Skip Navigation
U.S. flag

An official website of the United States government

Dot gov

The .gov means it’s official.
Federal government websites often end in .gov or .mil. Before sharing sensitive information, make sure you’re on a federal government site.

Https

The site is secure.
The https:// ensures that you are connecting to the official website and that any information you provide is encrypted and transmitted securely.

Your Environment. Your Health.

Publication Detail

Title: Blood mercury concentrations in CHARGE Study children with and without autism.

Authors: Hertz-Picciotto, Irva; Green, Peter G; Delwiche, Lora; Hansen, Robin; Walker, Cheryl; Pessah, Isaac N

Published In Environ Health Perspect, (2010 Jan)

Abstract: Some authors have reported higher blood mercury (Hg) levels in persons with autism, relative to unaffected controls.We compared blood total Hg concentrations in children with autism or autism spectrum disorder (AU/ASD) and typically developing (TD) controls in population-based samples, and determined the role of fish consumption in differences observed.The Childhood Autism Risk from Genetics and the Environment (CHARGE) Study enrolled children 2-5 years of age. After diagnostic evaluation, we analyzed three groups: AU/ASD, non-AU/ASD with developmental delay (DD), and population-based TD controls. Mothers were interviewed about household, medical, and dietary exposures. Blood Hg was measured by inductively coupled plasma mass spectrometry. Multiple linear regression analysis was conducted (n = 452) to predict blood Hg from diagnostic status controlling for Hg sources.Fish consumption strongly predicted total Hg concentration. AU/ASD children ate less fish. After adjustment for fish and other Hg sources, blood Hg levels in AU/ASD children were similar to those of TD children (p = 0.75); this was also true among non-fish eaters (p = 0.73). The direct effect of AU/ASD diagnosis on blood Hg not through the indirect pathway of altered fish consumption was a 12% reduction. DD children had lower blood Hg concentrations in all analyses. Dental amalgams in children with gum-chewing or teeth-grinding habits predicted higher levels.After accounting for dietary and other differences in Hg exposures, total Hg in blood was neither elevated nor reduced in CHARGE Study preschoolers with AU/ASD compared with unaffected controls, and resembled those of nationally representative samples.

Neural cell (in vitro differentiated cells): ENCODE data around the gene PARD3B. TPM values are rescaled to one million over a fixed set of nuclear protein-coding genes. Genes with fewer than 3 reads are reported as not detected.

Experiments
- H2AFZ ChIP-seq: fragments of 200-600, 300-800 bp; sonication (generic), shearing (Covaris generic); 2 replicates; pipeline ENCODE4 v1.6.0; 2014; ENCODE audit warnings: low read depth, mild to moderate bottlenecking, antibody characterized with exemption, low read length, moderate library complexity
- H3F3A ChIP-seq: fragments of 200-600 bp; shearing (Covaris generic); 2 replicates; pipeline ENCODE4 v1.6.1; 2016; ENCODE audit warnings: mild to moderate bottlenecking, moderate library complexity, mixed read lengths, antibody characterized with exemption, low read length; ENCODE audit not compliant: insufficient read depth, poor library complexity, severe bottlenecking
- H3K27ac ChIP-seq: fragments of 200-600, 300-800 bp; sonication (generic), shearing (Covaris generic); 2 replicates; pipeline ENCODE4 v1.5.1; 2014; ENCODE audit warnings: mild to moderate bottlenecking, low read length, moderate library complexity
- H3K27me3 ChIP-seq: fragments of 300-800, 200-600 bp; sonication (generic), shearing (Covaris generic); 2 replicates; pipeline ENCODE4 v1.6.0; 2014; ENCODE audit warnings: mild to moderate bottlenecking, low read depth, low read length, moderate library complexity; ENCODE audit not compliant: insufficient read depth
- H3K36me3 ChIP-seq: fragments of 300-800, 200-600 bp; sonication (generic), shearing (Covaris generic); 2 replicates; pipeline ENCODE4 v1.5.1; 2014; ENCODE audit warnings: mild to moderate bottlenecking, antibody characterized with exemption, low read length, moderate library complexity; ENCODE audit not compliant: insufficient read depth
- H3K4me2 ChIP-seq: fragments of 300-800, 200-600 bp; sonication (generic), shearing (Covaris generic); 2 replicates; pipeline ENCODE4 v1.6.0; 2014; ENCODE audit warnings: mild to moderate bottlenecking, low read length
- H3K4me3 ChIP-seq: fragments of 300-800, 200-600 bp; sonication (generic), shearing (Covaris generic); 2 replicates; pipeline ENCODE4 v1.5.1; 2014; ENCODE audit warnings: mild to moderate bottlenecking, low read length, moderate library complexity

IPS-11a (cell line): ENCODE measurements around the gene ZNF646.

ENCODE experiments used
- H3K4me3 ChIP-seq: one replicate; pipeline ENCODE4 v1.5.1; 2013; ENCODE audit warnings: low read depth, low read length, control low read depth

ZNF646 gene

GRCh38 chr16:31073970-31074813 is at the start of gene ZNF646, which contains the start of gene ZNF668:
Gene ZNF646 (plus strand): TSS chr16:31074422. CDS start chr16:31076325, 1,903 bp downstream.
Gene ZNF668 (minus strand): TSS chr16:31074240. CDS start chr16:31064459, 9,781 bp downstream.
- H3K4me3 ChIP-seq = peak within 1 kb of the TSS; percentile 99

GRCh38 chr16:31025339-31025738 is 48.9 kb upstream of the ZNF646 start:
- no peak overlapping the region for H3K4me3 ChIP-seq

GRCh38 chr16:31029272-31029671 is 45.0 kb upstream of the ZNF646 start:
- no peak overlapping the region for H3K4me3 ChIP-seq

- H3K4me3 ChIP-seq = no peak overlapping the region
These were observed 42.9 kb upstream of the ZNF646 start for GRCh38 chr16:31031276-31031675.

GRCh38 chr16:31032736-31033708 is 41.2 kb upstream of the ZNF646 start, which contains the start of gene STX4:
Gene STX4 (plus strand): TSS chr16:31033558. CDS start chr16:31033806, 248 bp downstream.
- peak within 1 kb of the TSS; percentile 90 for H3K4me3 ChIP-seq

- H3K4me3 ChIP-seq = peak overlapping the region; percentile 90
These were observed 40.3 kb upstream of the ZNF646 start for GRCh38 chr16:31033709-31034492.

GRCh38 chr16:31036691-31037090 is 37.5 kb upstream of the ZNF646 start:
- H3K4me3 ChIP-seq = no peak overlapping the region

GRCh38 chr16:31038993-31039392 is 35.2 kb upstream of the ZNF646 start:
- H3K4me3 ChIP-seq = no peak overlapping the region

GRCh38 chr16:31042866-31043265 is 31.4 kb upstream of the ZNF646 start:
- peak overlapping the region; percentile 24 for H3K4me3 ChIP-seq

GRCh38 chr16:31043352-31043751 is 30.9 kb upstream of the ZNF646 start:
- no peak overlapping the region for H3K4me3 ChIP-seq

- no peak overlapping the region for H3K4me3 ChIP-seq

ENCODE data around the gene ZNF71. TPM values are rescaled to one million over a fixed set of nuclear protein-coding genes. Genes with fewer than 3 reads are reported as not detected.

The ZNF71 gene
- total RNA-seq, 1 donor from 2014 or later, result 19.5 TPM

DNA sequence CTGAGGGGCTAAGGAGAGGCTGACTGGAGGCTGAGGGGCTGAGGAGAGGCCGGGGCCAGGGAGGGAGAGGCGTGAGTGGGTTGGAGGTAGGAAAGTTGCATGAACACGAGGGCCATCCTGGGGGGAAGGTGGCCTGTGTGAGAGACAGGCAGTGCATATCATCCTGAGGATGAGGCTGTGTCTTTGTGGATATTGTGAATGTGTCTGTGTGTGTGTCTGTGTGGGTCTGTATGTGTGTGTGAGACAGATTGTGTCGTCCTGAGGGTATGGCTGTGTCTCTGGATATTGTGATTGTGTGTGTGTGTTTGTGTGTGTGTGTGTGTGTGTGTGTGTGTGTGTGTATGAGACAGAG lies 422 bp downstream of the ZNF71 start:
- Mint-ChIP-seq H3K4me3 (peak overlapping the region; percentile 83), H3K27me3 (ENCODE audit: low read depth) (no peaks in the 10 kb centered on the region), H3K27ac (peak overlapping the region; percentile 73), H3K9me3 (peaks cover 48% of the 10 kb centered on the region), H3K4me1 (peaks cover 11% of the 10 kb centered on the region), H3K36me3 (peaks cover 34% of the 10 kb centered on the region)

PubMed ID: 20056569 Exiting the NIEHS site

MeSH Terms: Animals; Autistic Disorder/blood*; Autistic Disorder/etiology; California; Case-Control Studies; Child, Preschool; Developmental Disabilities/blood; Developmental Disabilities/etiology; Environmental Exposure; Female; Fishes; Food Contamination/analysis; Humans; Male; Mercury/blood*; Models, Biological; Risk Assessment

Back
to Top